Bringing with them associations of freshness, vivacity and endless cultural coding, flowers have featured in bridal designs and rituals throughout history.
Wearing flowers offers a bride the chance to both inject colour into her wedding outfit, and to carry with her, at that most important moment, traditional tokens of luck, love and fertility. Today the bouquet is generally the floral focus of a bride's ensemble, but they only became traditional from the 1840s onwards. Before then, it was more common for brides to carry or wear sprigs and wreaths made of flowers, particularly orange blossom, a symbol of virtue and fertility.
Floral additions in the shape of sprigs and wreaths were fashionable from the last decade of the 18th century, and had become traditional by 1840, when Queen Victoria married Albert wearing a wreath of artificial orange blossom.
Orange blossom designs were not consigned only to accessories, but made their way onto shawls, dresses and even underwear.
Orange blossom proved popular into the 20th century too. Baba Beaton accessorised her Charles James dress, designed for her society wedding to Alec Hambro in 1934, with an orange blossom choker. This choker, nursing the high neckline of the bias cut satin gown, represents a modern interpretation of the Victorian tradition.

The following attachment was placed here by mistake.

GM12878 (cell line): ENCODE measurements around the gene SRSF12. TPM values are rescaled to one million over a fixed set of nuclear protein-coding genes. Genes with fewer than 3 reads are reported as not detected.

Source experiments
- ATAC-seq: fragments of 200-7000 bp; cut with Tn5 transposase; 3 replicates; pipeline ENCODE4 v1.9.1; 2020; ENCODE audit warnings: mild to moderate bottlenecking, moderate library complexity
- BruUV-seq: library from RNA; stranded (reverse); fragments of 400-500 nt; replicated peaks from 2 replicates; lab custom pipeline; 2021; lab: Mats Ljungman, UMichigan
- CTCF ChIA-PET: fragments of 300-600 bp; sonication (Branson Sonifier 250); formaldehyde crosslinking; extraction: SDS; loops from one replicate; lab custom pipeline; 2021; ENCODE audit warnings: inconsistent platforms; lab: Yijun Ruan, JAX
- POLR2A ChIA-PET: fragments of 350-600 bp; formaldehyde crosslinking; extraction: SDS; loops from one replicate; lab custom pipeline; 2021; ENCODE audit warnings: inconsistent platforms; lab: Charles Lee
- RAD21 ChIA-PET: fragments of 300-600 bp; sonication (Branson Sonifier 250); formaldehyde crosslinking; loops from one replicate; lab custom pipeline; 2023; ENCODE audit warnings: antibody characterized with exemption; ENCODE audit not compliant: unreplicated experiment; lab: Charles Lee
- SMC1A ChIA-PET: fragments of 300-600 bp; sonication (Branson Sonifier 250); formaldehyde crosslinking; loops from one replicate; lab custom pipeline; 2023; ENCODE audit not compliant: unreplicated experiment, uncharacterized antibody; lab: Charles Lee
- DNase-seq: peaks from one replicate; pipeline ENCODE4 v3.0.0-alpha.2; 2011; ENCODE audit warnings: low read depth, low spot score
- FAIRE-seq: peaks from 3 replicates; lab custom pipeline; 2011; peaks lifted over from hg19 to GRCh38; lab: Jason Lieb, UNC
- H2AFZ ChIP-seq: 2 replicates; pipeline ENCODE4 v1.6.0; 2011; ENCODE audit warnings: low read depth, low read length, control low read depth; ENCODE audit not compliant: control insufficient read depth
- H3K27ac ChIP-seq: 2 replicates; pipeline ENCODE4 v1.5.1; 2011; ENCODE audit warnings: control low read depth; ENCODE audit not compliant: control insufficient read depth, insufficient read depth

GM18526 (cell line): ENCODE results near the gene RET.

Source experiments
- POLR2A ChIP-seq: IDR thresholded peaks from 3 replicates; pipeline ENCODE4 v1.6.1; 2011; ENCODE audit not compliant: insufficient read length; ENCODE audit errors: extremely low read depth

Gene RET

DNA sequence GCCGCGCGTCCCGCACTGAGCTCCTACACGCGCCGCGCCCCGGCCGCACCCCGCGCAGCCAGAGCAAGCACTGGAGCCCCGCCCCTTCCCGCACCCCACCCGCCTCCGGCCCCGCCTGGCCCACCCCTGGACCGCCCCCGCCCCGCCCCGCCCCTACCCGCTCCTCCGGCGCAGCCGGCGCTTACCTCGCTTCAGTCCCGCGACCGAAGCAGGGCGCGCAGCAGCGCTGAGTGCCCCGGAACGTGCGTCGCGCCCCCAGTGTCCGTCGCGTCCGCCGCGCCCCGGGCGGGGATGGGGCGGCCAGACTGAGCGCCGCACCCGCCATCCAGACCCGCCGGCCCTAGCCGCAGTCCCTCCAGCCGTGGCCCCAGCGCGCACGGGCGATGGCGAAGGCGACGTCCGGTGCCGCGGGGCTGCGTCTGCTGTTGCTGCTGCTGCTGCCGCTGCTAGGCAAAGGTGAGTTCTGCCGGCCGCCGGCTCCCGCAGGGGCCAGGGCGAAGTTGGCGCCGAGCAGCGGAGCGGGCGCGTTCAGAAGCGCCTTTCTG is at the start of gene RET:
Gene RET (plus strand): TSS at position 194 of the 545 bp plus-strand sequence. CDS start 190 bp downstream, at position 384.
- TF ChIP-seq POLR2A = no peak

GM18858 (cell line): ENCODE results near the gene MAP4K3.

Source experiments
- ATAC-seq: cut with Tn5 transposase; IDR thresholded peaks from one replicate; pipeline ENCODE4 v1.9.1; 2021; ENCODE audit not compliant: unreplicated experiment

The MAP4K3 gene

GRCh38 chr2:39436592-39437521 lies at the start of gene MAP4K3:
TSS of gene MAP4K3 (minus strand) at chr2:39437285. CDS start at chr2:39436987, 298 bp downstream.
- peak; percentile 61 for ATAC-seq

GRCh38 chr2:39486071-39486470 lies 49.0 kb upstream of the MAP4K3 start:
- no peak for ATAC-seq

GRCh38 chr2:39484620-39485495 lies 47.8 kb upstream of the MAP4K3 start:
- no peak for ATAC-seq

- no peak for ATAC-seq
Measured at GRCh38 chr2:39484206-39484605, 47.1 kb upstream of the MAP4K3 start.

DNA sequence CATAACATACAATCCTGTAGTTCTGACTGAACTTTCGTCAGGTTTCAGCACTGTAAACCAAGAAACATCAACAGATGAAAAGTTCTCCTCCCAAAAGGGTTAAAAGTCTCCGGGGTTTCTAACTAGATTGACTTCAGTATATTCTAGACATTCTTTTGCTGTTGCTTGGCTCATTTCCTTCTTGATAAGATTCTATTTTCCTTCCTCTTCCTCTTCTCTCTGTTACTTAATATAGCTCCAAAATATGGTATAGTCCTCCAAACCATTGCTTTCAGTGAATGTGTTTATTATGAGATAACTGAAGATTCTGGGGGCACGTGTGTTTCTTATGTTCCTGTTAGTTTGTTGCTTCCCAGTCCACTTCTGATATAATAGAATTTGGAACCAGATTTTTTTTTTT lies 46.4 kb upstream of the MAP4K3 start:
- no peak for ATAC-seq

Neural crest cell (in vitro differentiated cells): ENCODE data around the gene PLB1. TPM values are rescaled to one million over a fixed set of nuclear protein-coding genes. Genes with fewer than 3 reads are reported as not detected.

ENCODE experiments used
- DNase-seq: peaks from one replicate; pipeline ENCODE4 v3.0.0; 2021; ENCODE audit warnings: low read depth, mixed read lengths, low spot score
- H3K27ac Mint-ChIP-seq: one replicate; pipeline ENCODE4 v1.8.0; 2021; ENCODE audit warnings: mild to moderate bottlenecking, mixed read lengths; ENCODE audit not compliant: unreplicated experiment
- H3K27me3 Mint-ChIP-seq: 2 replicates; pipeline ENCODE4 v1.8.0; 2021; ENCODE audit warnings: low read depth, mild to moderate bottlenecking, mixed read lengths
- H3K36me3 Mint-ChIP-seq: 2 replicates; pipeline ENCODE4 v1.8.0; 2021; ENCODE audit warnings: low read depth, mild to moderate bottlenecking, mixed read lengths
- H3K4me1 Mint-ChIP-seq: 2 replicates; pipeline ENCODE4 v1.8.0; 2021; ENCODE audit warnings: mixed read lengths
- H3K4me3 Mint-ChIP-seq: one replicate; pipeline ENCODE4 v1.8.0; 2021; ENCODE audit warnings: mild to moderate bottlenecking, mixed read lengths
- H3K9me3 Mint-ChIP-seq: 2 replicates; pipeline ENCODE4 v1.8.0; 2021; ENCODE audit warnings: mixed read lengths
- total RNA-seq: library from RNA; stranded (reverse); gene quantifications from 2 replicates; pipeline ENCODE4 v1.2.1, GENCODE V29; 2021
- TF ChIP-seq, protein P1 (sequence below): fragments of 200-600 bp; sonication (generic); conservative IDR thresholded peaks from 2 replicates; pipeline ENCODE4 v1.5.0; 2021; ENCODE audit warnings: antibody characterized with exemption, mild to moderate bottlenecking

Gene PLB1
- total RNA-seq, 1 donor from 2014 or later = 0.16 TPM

A floral headdress from the 1960s shows the continuing trend, brought up-to-date with modern, post-war materials. It was designed by the bride herself, Wendy Ramshaw, for her 1962 wedding to David Watkins at Christchurch in Sunderland. The headdress is made up of a shower veil of nylon net studded with faux pearl beads, flowing cream satin ribbons and three artificial flowers – not orange blossom this time, but two large white roses and a pink camellia.
Some of the ribbons were probably also used to tie the bride's bouquet. Wendy's choice was influenced by the wedding dress worn by French actress and style icon Brigitte Bardot a few years earlier. The floral motifs complement the lightness and youthfulness of the short, 'ballerina-style' dress, a marked departure from the formal full-length gowns of previous decades.